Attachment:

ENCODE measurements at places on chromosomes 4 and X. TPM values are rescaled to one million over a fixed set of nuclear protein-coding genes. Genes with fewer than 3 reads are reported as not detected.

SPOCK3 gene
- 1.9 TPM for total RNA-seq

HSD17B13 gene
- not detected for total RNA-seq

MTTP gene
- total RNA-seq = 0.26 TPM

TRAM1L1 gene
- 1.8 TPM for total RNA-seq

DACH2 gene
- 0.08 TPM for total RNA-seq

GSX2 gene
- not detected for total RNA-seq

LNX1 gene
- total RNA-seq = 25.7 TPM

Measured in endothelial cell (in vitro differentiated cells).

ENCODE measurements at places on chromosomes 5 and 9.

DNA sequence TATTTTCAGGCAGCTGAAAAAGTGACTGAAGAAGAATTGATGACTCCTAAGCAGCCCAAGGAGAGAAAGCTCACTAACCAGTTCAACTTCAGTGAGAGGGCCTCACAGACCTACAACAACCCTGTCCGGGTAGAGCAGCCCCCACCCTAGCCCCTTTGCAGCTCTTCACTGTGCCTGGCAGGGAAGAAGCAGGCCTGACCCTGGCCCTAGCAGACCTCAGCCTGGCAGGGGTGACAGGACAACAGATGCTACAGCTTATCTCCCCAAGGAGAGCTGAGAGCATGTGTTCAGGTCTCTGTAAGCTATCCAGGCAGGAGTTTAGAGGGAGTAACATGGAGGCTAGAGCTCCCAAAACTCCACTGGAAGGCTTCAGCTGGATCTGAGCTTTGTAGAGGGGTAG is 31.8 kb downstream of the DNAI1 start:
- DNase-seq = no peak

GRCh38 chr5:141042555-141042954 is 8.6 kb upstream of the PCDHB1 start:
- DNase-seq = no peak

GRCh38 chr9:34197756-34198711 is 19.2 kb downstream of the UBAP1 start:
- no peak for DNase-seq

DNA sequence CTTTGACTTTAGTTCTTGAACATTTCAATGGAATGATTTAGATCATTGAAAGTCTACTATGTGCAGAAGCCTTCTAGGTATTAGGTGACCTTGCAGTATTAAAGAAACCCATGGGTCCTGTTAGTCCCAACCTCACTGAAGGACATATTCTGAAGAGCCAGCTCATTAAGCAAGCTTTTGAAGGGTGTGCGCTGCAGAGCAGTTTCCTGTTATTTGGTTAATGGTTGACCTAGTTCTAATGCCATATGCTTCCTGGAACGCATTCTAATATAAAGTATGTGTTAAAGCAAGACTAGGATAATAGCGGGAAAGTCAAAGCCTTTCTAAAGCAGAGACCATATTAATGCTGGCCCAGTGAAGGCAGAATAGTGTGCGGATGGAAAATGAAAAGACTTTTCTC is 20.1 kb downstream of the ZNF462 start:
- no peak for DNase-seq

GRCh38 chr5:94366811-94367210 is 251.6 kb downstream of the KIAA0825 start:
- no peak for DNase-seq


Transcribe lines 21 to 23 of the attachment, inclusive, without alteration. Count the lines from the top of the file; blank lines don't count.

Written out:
- DNase-seq = no peak

GRCh38 chr9:34197756-34198711 is 19.2 kb downstream of the UBAP1 start:
- no peak for DNase-seq